Dodge Coronet 5. Generation R/T 426 HEMI Convertible 1966

Car producer : 

Dodge

Model:

Coronet 5. Generation R/T 426 HEMI Convertible 1966

Year:

1965-1970

Type:

Cabriolet



The Coronet reappeared for the 1965 model year as the intermediate sized B-body using a 117-inch wheelbase. For 1965, Dodge sold slightly over 209,000 units, making the Coronet the most popular model sold by Dodge that year. Trim levels initially were base Coronet including a Deluxe version, Coronet 440 and Coronet 500.

The base Coronet and Deluxe were available as two-door sedans, four-door sedans and station wagons. For 1965 only, Dodge also sold only 101 units of a modified wheelbase version of the base Coronet two-door sedan and 440 hardtop used for NHRA drag racing. The model known as A990 came with a racing version of the 426 Hemi engine. The car A990 was stripped of all features and included base bucket seats from Dodge's truck-van line of vehicles. The altered wheelbase eventually became commonly known as Funny Cars because of their stretched front clips. Front seat belts and padded dash were standard.

The middle of the Coronet line-up was the 440 and was available as a two-door hardtop, convertible or station wagon. The 440 designation did not indicate engine displacement as commonly assumed. The nomenclature was a carryover theme from the 1963–64 Polara series.

The top of the Coronet line-up was the Coronet 500 and was available only as a two-door hardtop or convertible in 1965. Slightly over 33,300 units were sold in 1965 and included as standard, a V8 engine (273 cubic inches), exterior trim and badging, bucket seats, padded dash and chrome floor console. Coronets were manufactured at Chrysler's Los Angeles assembly plant and at Lynch Road assembly plant in Detroit. Engines offered for 1965 included the base 225 Slant-Six, 273, 318 (Polyhead), 361 (the last year for this big block engine was 1966), 383 and 426 in multiple HP choices. Sales brochures list the 413 (its last year offered) as available, but no records exist of this engine, commonly used in Imperials, being installed in Coronets for 1965. A tachometer was optional.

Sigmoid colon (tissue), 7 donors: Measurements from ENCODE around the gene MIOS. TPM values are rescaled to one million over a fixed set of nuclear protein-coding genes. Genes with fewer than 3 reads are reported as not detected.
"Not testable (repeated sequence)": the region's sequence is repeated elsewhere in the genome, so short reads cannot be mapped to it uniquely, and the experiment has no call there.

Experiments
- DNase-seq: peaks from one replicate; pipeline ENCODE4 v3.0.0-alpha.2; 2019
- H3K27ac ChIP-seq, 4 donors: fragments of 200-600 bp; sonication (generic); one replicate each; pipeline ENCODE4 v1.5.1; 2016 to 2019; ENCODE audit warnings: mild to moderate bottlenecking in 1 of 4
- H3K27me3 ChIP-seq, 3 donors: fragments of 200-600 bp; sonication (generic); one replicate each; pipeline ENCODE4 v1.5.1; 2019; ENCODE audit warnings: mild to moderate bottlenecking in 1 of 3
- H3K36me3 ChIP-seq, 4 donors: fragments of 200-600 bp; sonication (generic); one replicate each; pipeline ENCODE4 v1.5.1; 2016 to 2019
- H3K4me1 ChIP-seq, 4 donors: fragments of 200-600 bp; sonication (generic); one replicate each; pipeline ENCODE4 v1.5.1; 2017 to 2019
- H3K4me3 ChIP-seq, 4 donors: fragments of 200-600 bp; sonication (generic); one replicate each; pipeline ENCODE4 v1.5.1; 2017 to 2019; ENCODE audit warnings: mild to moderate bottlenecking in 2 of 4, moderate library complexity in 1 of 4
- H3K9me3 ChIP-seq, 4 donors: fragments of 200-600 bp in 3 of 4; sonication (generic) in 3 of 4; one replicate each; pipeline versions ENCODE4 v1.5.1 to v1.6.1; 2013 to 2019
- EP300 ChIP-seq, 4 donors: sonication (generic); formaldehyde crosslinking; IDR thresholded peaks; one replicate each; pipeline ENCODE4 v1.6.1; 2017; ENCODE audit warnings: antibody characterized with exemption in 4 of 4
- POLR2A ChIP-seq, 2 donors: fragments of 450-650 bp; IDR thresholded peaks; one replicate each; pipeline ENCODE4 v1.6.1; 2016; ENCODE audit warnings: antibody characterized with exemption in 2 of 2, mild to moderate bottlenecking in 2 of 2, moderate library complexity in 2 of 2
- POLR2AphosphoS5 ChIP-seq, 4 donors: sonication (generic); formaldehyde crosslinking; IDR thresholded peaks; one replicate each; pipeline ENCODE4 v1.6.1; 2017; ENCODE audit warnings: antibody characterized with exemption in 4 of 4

In 1966 a four-door Coronet 500 was added, called the Coronet 500 SE (Special Edition). It had special "SE" logos on the C-pillars and on the seat back. There would be no Coronet 500 wagon until 1968. Coronet received a redesign in 1966, and a facelift in 1967. Trim levels initially were base Coronet, Coronet 440 and Coronet 500. In 1966, the Coronet Deluxe was introduced, fitting between the base Coronet and the Coronet 440. The Coronet R/T was introduced in 1967

The Coronet R/T was available as a two-door hardtop or convertible. Standard engine was Chrysler's largest, the 440-cid V-8, it was tweaked to 375hp and christened the Magnum. The only engine option was the 426-cid Hemi, now in its second year in "Street" trim and again rated at 425hp. It added $908. Transmission choices were Mopar's excellent heavy-duty three-speed Torque Flite automatic or a four-speed manual.

When the 426-ci Hemi was made available to the general public for the 1966 model year, it could be ordered in any Coronet model or trim level. No Hemi-powered Coronet wagons have been verified, but a few Coronet Deluxe four-door sedans are known to exist. A total of just 136 Coronet 500 Street Hemi were built for 1966. Beginning in 1967, Chrysler decided that the Hemi should be available only in their badged muscle cars: the Dodge Charger and Coronet R/T and the Plymouth Belvedere GTX. The top engine option for the rest of the Coronet line was supposed to be the 383-ci, 4-barrel V8. Despite this, some Hemi-powered 1967 Coronet Deluxe two-door sedans were produced. There is also one Hemi-powered 1967 Coronet 440 two-door hardtop known, and one Hemi-powered 1967 Coronet 500 two-door hardtop known, which is not among the 55 WO23 Super Stock cars produced for Dodge drag racers.

A "mid-1966 surprise was Dodge's Coronet-based Charger fastback." Sharing its chassis

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